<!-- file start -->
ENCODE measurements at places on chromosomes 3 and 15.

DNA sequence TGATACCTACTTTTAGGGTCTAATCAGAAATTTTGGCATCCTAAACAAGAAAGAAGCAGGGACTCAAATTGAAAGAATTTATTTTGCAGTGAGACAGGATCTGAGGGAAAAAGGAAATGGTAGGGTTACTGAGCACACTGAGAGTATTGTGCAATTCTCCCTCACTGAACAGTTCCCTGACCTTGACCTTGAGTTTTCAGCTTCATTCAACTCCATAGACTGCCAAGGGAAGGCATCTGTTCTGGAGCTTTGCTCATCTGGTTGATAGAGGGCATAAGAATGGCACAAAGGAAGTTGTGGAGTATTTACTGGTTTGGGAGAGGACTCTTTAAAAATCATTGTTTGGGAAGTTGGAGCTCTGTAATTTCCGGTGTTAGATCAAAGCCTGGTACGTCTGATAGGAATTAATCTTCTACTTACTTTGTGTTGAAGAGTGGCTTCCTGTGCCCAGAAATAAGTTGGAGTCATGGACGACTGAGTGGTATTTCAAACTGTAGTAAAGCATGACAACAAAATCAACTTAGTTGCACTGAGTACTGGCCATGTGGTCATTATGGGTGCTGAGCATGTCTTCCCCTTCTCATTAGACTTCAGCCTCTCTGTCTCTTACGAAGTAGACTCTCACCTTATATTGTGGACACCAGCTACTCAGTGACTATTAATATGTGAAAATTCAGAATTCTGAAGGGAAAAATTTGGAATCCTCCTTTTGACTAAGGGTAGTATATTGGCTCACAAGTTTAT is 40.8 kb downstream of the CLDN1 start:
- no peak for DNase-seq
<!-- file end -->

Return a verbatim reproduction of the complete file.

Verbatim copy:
ENCODE measurements at places on chromosomes 3 and 15.

DNA sequence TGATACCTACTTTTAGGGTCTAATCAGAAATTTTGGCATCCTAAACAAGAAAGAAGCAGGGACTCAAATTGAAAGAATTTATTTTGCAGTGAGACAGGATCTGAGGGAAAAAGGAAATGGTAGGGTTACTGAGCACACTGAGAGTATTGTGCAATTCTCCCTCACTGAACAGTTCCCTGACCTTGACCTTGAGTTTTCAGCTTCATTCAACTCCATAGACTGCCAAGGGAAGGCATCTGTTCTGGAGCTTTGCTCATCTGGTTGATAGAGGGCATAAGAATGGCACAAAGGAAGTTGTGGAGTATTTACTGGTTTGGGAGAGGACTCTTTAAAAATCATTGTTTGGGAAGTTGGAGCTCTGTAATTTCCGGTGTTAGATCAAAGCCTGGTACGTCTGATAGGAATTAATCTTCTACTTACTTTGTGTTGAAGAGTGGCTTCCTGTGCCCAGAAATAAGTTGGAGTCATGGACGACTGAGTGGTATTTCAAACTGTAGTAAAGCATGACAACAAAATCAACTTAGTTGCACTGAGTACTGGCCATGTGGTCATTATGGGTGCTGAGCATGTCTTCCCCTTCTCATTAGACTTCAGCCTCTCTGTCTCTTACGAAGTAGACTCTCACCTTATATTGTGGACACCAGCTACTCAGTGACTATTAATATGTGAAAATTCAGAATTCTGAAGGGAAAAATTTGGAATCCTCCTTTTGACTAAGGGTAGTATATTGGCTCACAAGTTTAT is 40.8 kb downstream of the CLDN1 start:
- no peak for DNase-seq